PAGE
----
How some command decisions of the First Anglo-Sikh War were taken…. In Flashman’s words IV

And continuing the account of Flashman in his role of “military advisor” to the chief of the Khalsa army invading British India…

~~ To win, the Khalsa need only take Ferozepore and wait for Gough to come and be slaughtered by overwhelming odds and big guns. To lose, they must be divided, and the weaker part sent to meet Gough with as little artillery as possible. If I could contrive that the first battle was on near level terms, or even odds of three to two against us, I’d have given Gough victory on a lordly dish. Daft he might be, but he could still outmanoeuvre any Sikh commander, and if they didn’t have their big guns along, British cavalry and infantry would do their business. Gough believed in the bayonet: give him a chance to use it, and the Khalsa were beat – in the first battle at least. After that, Paddy would have to take care of the war himself.

So I figured, with the sweat cold on my skin, my ankle giving me hell’s delight, and Lal mumping on my elbow. D’ye know that steadied me – encountering a liver whiter than my own. Well, it don’t happen that often. This is what I told him:

“Call your staff together – generals and brigadiers, no colonels. Tej Singh as well. Tell ’em you won’t attack Ferozepore, because it’s mined, you don’t trust the deserters’ tale of Littler’s weaknesses, and as Wazir it’s beneath your dignity to engage anyone but the Jangi lat himself. Also, there’s a risk that if you get embroiled with Littler, and Gough arrives early, you may be caught between two fires. Don’t let them argue. Simply say that Ferozepore don’t matter, d’you see – it can be wiped out when you’ve settled Gough. Lay down the law, high-handed. Very good?”

He nodded, rubbing his face and biting his knuckle – he had the wind up to such a tune that I swear if I’d told him to march to Ceylon, he’d have cried Amen.

“Now, your gorracharra are deployed already – send them against Gough with their horse artillery, pointing out they outnumber him two to one. You’ll meet him somewhere between here and Woodnee, and if you detach some of your force to entrench at Ferozeshah or Sultan Khan Wallah, you’ll reduce the odds, d’you see? Gough will do the rest – “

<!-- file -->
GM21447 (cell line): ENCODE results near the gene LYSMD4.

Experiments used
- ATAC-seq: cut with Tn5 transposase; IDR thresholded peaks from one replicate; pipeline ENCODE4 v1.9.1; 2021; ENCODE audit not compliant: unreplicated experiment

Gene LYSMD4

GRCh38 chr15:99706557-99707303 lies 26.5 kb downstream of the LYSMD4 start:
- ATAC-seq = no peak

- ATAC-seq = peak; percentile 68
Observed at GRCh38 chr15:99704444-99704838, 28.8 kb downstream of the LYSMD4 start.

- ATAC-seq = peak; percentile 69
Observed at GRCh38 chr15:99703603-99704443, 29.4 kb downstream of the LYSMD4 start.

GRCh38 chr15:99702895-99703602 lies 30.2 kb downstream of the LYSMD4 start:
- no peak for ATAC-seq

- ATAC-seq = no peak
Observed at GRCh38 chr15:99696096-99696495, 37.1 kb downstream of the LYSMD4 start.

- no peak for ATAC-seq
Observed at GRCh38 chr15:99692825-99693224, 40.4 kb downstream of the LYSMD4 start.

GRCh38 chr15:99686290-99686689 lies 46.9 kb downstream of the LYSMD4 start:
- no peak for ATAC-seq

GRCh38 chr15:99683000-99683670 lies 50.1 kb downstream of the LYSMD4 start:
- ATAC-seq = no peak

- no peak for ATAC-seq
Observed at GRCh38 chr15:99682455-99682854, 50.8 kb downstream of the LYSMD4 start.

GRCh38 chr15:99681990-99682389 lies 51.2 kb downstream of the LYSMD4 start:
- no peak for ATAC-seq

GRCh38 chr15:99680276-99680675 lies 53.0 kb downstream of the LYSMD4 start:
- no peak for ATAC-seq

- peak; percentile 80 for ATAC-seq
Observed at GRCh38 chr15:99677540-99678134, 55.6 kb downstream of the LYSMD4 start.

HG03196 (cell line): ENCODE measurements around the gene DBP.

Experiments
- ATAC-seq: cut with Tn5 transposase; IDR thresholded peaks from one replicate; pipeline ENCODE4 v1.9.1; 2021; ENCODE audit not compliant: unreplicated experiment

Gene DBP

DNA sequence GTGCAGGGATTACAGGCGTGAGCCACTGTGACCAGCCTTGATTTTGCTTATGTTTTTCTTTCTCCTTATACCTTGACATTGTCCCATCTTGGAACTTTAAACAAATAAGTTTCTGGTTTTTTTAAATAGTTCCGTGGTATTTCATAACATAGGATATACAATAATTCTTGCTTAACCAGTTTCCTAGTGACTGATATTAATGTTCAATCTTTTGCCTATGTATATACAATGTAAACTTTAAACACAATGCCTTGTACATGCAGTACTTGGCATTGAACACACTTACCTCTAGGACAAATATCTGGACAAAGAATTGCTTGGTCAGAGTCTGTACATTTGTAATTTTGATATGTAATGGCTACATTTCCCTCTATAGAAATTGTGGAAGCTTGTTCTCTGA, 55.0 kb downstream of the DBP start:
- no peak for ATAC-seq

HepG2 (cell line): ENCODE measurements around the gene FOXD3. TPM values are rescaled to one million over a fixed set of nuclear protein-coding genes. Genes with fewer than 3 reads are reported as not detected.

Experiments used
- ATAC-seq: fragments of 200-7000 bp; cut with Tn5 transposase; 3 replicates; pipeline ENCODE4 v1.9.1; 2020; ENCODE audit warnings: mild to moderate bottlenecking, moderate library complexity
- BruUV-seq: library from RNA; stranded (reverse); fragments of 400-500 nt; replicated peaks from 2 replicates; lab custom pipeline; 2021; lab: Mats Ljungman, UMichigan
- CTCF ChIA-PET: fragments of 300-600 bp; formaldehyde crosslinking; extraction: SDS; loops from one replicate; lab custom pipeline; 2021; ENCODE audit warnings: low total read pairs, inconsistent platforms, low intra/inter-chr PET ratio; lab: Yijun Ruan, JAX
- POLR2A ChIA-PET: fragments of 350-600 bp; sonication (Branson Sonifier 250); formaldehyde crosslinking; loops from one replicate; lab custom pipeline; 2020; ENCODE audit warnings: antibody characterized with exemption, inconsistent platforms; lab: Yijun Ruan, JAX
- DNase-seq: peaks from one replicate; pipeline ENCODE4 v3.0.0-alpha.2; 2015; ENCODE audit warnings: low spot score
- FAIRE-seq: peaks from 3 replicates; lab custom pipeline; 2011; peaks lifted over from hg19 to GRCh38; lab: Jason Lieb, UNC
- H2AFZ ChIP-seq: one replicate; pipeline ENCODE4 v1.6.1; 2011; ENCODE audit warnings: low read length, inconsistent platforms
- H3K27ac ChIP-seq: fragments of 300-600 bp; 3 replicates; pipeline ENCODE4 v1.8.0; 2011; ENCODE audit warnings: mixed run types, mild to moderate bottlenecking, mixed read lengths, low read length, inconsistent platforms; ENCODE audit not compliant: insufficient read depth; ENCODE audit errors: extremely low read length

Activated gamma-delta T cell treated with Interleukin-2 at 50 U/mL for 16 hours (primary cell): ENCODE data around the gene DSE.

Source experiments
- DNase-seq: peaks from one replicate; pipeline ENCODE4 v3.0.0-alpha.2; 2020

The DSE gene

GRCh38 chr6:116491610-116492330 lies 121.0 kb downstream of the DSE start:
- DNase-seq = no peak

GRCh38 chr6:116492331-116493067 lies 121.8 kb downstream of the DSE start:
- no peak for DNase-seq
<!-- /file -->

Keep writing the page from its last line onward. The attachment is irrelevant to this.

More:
“But Tej Singh?” he bleated. “He has thirty thousand infantry, and the heavy guns -“

“He’s to sit down here and watch Littler, in place of your gorracharra. Yes, yes, I know – that don’t take thirty thousand men. He might divide his force in turn, leaving only enough to watch Ferozepore, while the rest follow you as slowly as Tej can decently arrange – it’ll take him time to bring ’em down from the river, and if he sets about it in the right spirit he can waste the best part of a week. I dare say – “

“But to divide the Khalsa?” goggles he. “It is not good strategy, surely? The generals will not permit -“

“To hell with the generals – you’re the Wazir,” cries I. “It’s bloody good strategy, you can tell ’em, to send your most mobile troops to meet the Jangi lat when he least expects ’em and his own men are so fagged they’ll be marching on their chinstraps. Tej Singh will back you up, if you prime him first -“

“But suppose…. suppose we beat the Jangi lat – he has only ten thousand, and as you say, they will be tired -“

“Tired or not, they’ll tear your gorracharra to pieces if the odds ain’t too heavy! And I doubt if Gough’s as weak as you think. Good God, man, he’s got another twenty thousand somewhere between Ludhiana and Umballa – he ain’t going to send ’em on furlough, you know! And the Khalsa will be in three parts, don’t you see? Well, none of those three parts is going to be a match for Gough’s boys, let me tell you!”

I believed it, too, and if I wasn’t altogether right it was because I lacked experience. I was trusting to the old maxim that one British soldier is worth any two niggers any day. It’s a fair rule of thumb, mind you, but I can look back on my military career and count foor exceptions who always gave Atkins a damned good run for his money. Three of them were Zulu, John Gurkha, and Fuzzy-wuzzy. I wasn’t to know, then, that the fourth one was the Sikh.

To be continued….


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